High School Musical (Review): Empire Theatre

Disney’s High School Musical

Director: Lewis Jones
Designer: Greg Clarke
Lighting: Tim Panitz
Musical Director: Andrew Eunson
Vocal Coach: Sita Borhani
Choreographer: Kath Davis

The matinee performance of High School Musical which I saw this week was full of families; it was a Sunday afternoon after all.  They loved it; they cheered, they screamed … heavens, it was like the good old days of the Beatles back in the 60s, and if that doesn’t date me, nothing will.  Of course, the series of Disney movies had prepared the kids and their adults for the stage show, and I suspect for many of the audience, it was their first experience of live performance.  If so, then it should bring them back again and again.  I believe audience members had the principals lined up after the show for autographs  during the week.  Now there’s fame for you!

The Empire’s community musical productions are always eye-poppingly good, and are led by a professional production team of director, designer, musical director, and choreographer.  As a result, production values are always high.  Amateur performers – actors, dancers, and musicians – learn on the job under the mentorship and tutelage of professionals.  Over the years since the annual (now twice-yearly) musicals have been in production, many Empire alumni have gone on to further performance studies and professional careers.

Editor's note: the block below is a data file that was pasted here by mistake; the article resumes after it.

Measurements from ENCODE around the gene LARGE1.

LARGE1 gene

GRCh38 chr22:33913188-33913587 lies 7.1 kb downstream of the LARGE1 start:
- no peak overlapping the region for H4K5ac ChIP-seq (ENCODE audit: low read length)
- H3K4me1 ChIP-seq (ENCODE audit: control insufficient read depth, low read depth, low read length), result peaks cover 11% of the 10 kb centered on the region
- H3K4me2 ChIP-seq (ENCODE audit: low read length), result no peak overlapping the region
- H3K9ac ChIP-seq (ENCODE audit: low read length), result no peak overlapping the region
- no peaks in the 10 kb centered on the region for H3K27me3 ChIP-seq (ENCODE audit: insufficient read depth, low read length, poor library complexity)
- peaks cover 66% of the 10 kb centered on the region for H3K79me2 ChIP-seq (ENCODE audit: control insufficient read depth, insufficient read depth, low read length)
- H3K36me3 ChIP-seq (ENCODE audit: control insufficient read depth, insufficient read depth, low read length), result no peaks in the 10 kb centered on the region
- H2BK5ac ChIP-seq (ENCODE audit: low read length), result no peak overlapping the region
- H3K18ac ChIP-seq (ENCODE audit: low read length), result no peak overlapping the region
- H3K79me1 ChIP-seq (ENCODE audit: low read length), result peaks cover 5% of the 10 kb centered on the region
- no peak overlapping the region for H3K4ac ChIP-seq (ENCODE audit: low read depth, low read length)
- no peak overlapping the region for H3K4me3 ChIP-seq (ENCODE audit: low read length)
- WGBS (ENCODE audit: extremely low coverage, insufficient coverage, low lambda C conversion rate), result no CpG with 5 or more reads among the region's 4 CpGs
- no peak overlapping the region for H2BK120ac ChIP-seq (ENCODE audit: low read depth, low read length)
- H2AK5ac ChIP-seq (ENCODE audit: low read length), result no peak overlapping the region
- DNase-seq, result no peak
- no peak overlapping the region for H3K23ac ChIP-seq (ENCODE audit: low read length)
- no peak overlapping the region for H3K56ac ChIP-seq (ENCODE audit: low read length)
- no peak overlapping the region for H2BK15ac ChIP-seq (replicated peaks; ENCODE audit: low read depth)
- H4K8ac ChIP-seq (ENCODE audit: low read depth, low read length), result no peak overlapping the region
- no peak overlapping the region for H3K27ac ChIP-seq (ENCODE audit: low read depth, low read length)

As to High School Musical … well, whilst this reviewer found whatever plot there was to be corny in the extreme, and that it was difficult to separate one song from another – they all sounded the same to me – I loved the production realisation on the Empire’s big pros-arch stage.  Greg Clarke and Lewis Jones the designer-director team we’ve seen at work on many former Empire productions worked their usual magic supported by Musical Director Andrew Eunson and Choreographer Kath Davis.   Despite my reservations about the book and the music, there was no doubting the energy and the terrific singing-dancing and acting talent that exploded from the stage of  Toowoomba’s Empire theatre.  The cast didn’t stand still long enough for a head-count, but I’d say about 40 actors – all of whom, except for the two ‘adult’ cast members, looked to be about 17 – got the opportunity to work in a wondefully realised version of the show.  Add to the roll-call professional and mentored backstage technicians, creatives, musicians and front of house volunteer staff (the Empire’s legendary Friends’ Group), and you have an outstanding community theatre program, a model for the rest and one for the city to be proud of.

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